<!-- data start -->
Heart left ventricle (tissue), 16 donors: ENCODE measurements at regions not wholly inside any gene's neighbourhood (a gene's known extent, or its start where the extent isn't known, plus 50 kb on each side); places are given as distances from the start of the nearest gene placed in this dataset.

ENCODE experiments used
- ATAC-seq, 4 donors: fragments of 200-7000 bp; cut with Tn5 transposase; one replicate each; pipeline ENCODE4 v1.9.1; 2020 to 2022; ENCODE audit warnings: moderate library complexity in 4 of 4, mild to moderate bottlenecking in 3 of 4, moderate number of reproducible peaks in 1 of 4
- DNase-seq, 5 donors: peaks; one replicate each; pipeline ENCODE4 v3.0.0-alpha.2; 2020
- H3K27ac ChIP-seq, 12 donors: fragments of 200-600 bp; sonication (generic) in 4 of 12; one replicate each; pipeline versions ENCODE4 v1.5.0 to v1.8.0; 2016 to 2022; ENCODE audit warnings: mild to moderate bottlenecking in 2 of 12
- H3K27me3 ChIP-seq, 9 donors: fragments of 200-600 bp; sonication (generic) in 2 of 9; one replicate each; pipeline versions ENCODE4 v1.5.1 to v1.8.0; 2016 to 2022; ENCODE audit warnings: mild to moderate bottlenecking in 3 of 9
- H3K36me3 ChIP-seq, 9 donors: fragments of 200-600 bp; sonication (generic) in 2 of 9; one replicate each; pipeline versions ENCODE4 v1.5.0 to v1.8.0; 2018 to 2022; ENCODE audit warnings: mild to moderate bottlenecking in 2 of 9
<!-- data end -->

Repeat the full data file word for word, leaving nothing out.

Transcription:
Heart left ventricle (tissue), 16 donors: ENCODE measurements at regions not wholly inside any gene's neighbourhood (a gene's known extent, or its start where the extent isn't known, plus 50 kb on each side); places are given as distances from the start of the nearest gene placed in this dataset.

ENCODE experiments used
- ATAC-seq, 4 donors: fragments of 200-7000 bp; cut with Tn5 transposase; one replicate each; pipeline ENCODE4 v1.9.1; 2020 to 2022; ENCODE audit warnings: moderate library complexity in 4 of 4, mild to moderate bottlenecking in 3 of 4, moderate number of reproducible peaks in 1 of 4
- DNase-seq, 5 donors: peaks; one replicate each; pipeline ENCODE4 v3.0.0-alpha.2; 2020
- H3K27ac ChIP-seq, 12 donors: fragments of 200-600 bp; sonication (generic) in 4 of 12; one replicate each; pipeline versions ENCODE4 v1.5.0 to v1.8.0; 2016 to 2022; ENCODE audit warnings: mild to moderate bottlenecking in 2 of 12
- H3K27me3 ChIP-seq, 9 donors: fragments of 200-600 bp; sonication (generic) in 2 of 9; one replicate each; pipeline versions ENCODE4 v1.5.1 to v1.8.0; 2016 to 2022; ENCODE audit warnings: mild to moderate bottlenecking in 3 of 9
- H3K36me3 ChIP-seq, 9 donors: fragments of 200-600 bp; sonication (generic) in 2 of 9; one replicate each; pipeline versions ENCODE4 v1.5.0 to v1.8.0; 2018 to 2022; ENCODE audit warnings: mild to moderate bottlenecking in 2 of 9